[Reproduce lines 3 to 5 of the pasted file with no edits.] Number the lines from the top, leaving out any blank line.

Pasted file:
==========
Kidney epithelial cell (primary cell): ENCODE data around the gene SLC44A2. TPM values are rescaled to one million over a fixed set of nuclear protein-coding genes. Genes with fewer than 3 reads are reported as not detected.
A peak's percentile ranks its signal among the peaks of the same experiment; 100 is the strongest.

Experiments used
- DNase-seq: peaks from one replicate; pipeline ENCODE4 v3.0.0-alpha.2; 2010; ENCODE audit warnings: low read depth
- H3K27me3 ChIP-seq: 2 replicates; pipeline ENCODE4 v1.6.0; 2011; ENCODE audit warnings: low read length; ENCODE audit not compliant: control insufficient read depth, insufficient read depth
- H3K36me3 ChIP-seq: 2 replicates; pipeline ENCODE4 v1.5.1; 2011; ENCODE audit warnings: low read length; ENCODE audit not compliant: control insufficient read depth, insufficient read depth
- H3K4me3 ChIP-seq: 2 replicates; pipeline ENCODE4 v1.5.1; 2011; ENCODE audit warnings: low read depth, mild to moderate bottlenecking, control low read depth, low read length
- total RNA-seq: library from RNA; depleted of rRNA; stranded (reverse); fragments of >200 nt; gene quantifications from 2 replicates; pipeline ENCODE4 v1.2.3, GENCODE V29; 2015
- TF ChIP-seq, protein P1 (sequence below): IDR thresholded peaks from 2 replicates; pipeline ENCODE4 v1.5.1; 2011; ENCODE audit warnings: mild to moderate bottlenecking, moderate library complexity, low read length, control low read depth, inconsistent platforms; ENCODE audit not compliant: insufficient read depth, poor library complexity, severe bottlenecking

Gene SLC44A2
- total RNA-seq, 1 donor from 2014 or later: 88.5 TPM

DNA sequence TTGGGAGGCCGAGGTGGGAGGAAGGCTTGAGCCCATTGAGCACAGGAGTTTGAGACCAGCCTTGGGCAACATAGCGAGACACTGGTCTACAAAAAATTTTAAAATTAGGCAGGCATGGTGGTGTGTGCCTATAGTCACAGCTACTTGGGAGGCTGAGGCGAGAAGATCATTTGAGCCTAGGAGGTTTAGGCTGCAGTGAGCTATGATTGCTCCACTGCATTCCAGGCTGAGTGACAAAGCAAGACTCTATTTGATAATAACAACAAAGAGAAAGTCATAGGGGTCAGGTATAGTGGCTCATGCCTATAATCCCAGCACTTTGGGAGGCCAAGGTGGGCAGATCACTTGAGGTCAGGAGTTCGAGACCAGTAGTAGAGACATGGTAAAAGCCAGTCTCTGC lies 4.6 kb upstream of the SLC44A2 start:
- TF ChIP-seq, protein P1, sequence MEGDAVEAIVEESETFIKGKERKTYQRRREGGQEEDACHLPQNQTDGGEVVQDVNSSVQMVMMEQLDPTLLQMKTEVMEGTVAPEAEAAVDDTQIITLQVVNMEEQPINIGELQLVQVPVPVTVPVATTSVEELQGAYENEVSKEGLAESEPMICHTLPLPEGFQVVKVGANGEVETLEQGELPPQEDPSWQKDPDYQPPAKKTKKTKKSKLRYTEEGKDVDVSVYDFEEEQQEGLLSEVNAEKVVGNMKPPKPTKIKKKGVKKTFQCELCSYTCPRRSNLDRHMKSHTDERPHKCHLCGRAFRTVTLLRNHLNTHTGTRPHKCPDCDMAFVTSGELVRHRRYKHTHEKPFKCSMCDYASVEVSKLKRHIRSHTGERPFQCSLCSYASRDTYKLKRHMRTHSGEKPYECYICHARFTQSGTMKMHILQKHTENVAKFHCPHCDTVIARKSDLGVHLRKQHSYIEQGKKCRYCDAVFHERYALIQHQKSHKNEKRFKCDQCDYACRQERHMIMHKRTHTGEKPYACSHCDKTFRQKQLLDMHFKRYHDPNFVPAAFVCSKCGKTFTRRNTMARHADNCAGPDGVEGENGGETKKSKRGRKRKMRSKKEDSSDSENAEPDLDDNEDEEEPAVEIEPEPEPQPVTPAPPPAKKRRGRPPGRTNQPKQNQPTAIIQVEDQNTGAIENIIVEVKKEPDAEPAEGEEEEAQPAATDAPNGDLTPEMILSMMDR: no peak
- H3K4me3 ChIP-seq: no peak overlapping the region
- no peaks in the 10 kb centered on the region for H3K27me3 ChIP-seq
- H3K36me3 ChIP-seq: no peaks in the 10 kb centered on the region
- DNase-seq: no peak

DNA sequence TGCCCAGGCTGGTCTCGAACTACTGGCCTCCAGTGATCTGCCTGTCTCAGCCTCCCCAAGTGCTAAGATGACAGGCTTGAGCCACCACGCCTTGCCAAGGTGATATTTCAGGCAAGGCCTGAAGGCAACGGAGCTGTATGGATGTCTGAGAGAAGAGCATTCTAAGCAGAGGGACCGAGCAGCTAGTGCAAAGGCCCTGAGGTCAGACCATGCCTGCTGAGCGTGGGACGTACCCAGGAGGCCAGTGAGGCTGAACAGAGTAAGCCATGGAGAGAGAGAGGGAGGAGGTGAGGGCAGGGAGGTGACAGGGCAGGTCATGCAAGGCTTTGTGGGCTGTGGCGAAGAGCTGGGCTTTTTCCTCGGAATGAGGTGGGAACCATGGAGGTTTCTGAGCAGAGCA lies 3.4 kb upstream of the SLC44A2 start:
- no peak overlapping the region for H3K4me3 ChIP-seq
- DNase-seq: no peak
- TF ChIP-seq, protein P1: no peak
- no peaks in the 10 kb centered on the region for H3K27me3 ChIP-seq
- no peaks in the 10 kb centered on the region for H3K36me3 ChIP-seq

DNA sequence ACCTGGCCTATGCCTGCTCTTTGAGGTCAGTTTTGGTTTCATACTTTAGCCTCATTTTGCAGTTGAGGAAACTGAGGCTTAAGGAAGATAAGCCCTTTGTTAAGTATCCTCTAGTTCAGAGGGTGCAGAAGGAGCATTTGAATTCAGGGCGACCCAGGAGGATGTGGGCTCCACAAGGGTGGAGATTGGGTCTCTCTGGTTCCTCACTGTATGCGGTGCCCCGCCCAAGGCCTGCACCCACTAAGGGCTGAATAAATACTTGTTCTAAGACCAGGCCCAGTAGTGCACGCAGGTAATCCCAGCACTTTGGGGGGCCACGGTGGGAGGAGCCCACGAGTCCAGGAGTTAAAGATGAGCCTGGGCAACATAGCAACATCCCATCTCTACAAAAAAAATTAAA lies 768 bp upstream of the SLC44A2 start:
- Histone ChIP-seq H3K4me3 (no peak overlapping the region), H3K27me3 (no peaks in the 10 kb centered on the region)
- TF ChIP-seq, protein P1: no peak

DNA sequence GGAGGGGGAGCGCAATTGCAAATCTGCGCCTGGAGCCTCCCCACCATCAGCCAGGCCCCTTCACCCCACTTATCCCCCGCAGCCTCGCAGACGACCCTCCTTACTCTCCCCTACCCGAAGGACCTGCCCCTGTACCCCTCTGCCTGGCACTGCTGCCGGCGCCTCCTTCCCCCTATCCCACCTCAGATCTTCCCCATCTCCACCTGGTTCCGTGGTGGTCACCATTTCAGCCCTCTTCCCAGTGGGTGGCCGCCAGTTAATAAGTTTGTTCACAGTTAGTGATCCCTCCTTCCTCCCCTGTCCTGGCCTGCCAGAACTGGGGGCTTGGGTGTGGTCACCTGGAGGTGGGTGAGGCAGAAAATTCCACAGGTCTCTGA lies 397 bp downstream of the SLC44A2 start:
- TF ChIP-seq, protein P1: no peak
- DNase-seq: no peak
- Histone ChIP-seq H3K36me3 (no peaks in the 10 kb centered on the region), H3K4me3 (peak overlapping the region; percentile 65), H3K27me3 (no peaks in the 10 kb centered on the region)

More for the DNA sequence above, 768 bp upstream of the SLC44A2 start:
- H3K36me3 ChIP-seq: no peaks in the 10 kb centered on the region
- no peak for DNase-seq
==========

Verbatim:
Experiments used
- DNase-seq: peaks from one replicate; pipeline ENCODE4 v3.0.0-alpha.2; 2010; ENCODE audit warnings: low read depth
- H3K27me3 ChIP-seq: 2 replicates; pipeline ENCODE4 v1.6.0; 2011; ENCODE audit warnings: low read length; ENCODE audit not compliant: control insufficient read depth, insufficient read depth